The function defined in this way agrees with the Ackermann function defined above: .
To see how the Ackermann function grows so quickly, it helps to expand out some simple expressions using the rules in the original definition. For example, one can fully evaluate in the following way:
To demonstrate how 's computation results in many steps and in a large number:
Table of values
Computing the Ackermann function can be restated in terms of an infinite table. First, place the natural numbers along the top row. To determine a number in the table, take the number immediately to the left. Then use that number to look up the required number in the column given by that number and one row up. If there is no number to its left, simply look at the column headed "1" in the previous row. Here is a small upper-left portion of the table:
||265536 − 3
The numbers here which are only expressed with recursive exponentiation or Knuth arrows are very large and would take up too much space to notate in plain decimal digits.
Despite the large values occurring in this early section of the table, some even larger numbers have been defined, such as Graham's number, which cannot be written with any small number of Knuth arrows. This number is constructed with a technique similar to applying the Ackermann function to itself recursively.
This is a repeat of the above table, but with the values replaced by the relevant expression from the function definition to show the pattern clearly:
|0||0 + 1||1 + 1||2 + 1||3 + 1||4 + 1||n + 1|
|1||A(0, 1)||A(0, A(1, 0))
= A(0, 2)
|A(0, A(1, 1))
= A(0, 3)
|A(0, A(1, 2))
= A(0, 4)
|A(0, A(1, 3))
= A(0, 5)
|A(0, A(1, n−1))|
|2||A(1, 1)||A(1, A(2, 0))
= A(1, 3)
|A(1, A(2, 1))
= A(1, 5)
|A(1, A(2, 2))
= A(1, 7)
|A(1, A(2, 3))
= A(1, 9)
|A(1, A(2, n−1))|
|3||A(2, 1)||A(2, A(3, 0))
= A(2, 5)
|A(2, A(3, 1))
= A(2, 13)
|A(2, A(3, 2))
= A(2, 29)
|A(2, A(3, 3))
= A(2, 61)
|A(2, A(3, n−1))|
|4||A(3, 1)||A(3, A(4, 0))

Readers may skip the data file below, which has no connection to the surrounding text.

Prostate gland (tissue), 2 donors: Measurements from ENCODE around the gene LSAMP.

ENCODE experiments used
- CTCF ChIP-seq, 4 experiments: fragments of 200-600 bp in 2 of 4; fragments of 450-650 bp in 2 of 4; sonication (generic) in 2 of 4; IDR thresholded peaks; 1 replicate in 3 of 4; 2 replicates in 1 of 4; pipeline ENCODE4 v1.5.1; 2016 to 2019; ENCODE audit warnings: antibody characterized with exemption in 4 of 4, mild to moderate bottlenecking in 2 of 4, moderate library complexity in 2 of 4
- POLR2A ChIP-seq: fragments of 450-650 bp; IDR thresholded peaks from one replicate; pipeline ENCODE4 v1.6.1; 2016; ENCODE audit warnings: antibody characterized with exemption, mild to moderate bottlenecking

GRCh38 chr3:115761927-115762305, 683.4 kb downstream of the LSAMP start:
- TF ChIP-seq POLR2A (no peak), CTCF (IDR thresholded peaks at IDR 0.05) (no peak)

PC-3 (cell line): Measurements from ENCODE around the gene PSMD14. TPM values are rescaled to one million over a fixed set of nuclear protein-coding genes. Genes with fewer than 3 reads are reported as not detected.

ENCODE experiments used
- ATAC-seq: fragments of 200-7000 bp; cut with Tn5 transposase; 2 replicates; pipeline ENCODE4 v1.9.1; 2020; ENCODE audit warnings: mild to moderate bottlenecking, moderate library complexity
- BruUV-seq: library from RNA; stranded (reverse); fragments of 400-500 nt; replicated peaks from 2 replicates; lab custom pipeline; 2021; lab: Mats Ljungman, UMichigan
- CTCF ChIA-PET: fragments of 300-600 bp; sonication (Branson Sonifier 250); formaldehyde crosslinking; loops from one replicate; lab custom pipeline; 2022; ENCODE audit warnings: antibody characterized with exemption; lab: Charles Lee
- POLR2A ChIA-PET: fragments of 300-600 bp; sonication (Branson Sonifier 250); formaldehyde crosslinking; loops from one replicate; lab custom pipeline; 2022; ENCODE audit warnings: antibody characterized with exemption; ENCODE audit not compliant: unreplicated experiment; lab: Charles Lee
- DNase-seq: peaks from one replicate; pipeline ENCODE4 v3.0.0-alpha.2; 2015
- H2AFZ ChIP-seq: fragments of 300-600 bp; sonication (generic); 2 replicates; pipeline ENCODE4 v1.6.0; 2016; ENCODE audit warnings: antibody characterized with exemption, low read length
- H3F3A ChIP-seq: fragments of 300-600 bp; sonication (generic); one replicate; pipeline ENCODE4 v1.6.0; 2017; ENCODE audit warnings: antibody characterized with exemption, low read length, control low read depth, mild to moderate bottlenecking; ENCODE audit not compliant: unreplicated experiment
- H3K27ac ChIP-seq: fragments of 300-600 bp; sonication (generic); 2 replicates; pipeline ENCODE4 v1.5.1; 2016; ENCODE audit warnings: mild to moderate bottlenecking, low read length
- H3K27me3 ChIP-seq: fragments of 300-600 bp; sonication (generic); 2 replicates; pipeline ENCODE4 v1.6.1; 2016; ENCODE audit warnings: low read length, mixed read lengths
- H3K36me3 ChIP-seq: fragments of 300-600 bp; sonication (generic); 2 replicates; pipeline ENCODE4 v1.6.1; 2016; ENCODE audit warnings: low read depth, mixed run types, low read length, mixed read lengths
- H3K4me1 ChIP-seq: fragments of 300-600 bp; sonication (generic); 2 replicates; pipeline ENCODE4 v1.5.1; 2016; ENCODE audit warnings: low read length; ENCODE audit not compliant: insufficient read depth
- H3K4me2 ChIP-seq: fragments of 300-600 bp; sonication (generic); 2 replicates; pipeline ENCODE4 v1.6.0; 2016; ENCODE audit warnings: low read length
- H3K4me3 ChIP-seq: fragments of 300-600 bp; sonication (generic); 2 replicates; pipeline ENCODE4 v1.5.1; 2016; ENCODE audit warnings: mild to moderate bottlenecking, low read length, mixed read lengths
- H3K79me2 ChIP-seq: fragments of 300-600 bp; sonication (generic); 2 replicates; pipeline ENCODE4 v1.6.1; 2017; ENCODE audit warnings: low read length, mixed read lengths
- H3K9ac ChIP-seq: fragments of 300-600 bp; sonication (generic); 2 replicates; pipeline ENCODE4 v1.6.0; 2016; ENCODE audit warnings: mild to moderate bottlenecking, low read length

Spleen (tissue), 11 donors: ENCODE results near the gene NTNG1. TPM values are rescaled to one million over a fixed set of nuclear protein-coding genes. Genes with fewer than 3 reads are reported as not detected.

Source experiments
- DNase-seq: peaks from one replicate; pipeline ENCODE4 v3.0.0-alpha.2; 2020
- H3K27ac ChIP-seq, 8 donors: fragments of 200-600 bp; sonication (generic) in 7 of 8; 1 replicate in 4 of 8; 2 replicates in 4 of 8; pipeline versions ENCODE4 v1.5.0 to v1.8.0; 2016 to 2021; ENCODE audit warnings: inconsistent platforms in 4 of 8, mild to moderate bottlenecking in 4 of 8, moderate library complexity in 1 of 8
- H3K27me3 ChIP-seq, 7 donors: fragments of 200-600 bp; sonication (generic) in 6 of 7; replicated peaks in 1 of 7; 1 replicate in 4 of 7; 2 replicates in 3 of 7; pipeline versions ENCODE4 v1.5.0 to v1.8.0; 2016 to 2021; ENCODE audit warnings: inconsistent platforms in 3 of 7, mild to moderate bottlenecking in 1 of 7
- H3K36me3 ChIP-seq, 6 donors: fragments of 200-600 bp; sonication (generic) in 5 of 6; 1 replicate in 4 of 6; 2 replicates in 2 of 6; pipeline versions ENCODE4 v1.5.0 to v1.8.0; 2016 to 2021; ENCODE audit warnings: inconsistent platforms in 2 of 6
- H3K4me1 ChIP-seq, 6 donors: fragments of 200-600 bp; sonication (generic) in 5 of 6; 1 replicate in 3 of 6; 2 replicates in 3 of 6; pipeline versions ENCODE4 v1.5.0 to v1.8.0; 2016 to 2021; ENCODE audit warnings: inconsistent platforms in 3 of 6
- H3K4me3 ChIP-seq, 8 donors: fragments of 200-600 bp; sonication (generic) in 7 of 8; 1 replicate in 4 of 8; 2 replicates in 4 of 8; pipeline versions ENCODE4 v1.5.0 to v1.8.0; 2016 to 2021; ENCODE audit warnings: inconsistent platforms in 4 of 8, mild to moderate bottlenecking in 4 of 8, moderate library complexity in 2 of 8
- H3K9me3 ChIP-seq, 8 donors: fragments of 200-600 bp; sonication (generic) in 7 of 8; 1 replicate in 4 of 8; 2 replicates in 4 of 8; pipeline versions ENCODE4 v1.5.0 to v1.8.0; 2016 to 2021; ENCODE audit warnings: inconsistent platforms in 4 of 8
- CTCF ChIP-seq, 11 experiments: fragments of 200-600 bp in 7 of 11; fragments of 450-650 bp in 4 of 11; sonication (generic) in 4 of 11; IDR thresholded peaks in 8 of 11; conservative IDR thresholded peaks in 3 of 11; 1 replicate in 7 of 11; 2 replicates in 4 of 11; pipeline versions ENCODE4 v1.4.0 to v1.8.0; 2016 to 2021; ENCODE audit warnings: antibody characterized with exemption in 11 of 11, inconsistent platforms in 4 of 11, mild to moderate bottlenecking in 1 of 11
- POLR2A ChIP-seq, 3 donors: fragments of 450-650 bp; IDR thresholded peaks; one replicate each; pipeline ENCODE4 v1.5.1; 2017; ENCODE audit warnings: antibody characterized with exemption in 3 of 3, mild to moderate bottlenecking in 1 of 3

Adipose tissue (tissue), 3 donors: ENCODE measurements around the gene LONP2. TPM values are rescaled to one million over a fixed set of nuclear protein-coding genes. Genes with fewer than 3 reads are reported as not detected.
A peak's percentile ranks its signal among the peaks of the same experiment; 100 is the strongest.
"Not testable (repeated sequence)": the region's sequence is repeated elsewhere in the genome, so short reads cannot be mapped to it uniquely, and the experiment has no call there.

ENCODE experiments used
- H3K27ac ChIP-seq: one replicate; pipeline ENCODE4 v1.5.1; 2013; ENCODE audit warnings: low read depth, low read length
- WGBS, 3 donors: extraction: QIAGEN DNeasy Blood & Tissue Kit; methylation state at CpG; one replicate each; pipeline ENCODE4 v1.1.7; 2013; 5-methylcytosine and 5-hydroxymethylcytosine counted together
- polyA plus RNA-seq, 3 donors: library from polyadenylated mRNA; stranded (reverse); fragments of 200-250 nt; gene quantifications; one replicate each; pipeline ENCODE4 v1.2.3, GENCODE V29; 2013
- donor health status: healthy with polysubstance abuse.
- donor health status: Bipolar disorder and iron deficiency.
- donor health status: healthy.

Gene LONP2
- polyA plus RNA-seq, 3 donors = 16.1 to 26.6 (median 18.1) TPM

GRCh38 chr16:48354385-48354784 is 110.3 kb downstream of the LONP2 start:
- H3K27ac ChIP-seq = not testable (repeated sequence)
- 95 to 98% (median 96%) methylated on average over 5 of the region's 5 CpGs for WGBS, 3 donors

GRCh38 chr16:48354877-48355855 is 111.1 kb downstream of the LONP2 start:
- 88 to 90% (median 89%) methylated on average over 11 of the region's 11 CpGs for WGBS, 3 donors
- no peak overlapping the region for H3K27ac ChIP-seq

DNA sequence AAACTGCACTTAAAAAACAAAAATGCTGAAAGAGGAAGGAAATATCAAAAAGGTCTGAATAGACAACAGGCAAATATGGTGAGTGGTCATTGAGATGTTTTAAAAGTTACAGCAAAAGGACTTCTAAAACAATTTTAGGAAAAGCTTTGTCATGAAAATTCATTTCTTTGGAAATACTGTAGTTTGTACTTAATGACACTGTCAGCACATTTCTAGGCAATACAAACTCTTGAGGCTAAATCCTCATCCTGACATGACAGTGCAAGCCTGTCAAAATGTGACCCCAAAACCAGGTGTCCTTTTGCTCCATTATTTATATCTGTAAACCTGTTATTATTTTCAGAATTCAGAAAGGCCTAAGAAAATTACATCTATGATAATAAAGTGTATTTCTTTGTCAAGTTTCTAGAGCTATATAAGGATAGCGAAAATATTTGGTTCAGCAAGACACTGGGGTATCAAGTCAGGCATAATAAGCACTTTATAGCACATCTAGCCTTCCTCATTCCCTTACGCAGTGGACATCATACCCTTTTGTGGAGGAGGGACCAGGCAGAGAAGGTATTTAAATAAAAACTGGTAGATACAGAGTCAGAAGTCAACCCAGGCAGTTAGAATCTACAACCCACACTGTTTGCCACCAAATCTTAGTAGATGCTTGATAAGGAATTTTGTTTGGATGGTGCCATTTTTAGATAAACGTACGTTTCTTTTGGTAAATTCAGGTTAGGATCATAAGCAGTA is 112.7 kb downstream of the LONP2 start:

= A(3, 13)
|A(3, A(4, 1))
= A(3, 65533)
|A(3, A(4, 2))||A(3, A(4, 3))||A(3, A(4, n−1))|
|5||A(4, 1)||A(4, A(5, 0))||A(4, A(5, 1))||A(4, A(5, 2))||A(4, A(5, 3))||A(4, A(5, n−1))|
|6||A(5, 1)||A(5, A(6, 0))||A(5, A(6, 1))||A(5, A(6, 2))||A(5, A(6, 3))||A(5, A(6, n−1))|
Proof that the Ackermann function is not primitive recursive
In a sense, the Ackermann function grows faster than any primitive recursive function and therefore is not itself primitive recursive.
Specifically, one shows that to every primitive recursive function there exists a non-negative integer such that for all non-negative integers ,
Once this is established, it follows that itself is not primitive recursive, since otherwise putting would lead to the contradiction .
The proof proceeds as follows: define the class of all functions that grow slower than the Ackermann function
and show that contains all primitive recursive functions. The latter is achieved by showing that contains the constant functions, the successor function, the projection functions and that it is closed under the operations of function composition and primitive recursion.
Since the function f(n) = A(n, n) considered above grows very rapidly, its inverse function, f−1, grows very slowly. This inverse Ackermann function f−1 is usually denoted by α. In fact, α(n) is less than 5 for any practical input size n, since A(4, 4) is on the order of .
This inverse appears in the time complexity of some algorithms, such as the disjoint-set data structure and Chazelle's algorithm for minimum spanning trees. Sometimes Ackermann's original function or other variations are used in these settings, but they all grow at similarly high rates. In particular, some modified functions simplify the expression by eliminating the −3 and similar terms.
A two-parameter variation of the inverse Ackermann function can be defined as follows, where is the floor function:
This function arises in more precise analyses of the algorithms mentioned above, and gives a more refined time bound. In the disjoint-set data structure, m represents the number of operations while n represents the number of elements; in the minimum spanning tree algorithm, m represents the number of edges while n represents the number of vertices. Several slightly different definitions of α(m, n) exist; for example, log2 n is sometimes replaced by n, and the floor function is sometimes replaced by a ceiling.
Other studies might define an inverse function of one where m is set to a constant, such that the inverse applies to a particular row. 
The inverse of the Ackermann function is primitive recursive.
Use as benchmark
The Ackermann function, due to its definition in terms of extremely deep recursion, can be used as a benchmark of a compiler's ability to optimize recursion. The first published use of Ackermann's function in this way was in 1970 by Dragoș Vaida and, almost simultaneously, in 1971, by Yngve Sundblad.
- Computability theory
- Double recursion
- Fast-growing hierarchy
- Goodstein function
- Primitive recursive function
- Recursion (computer science)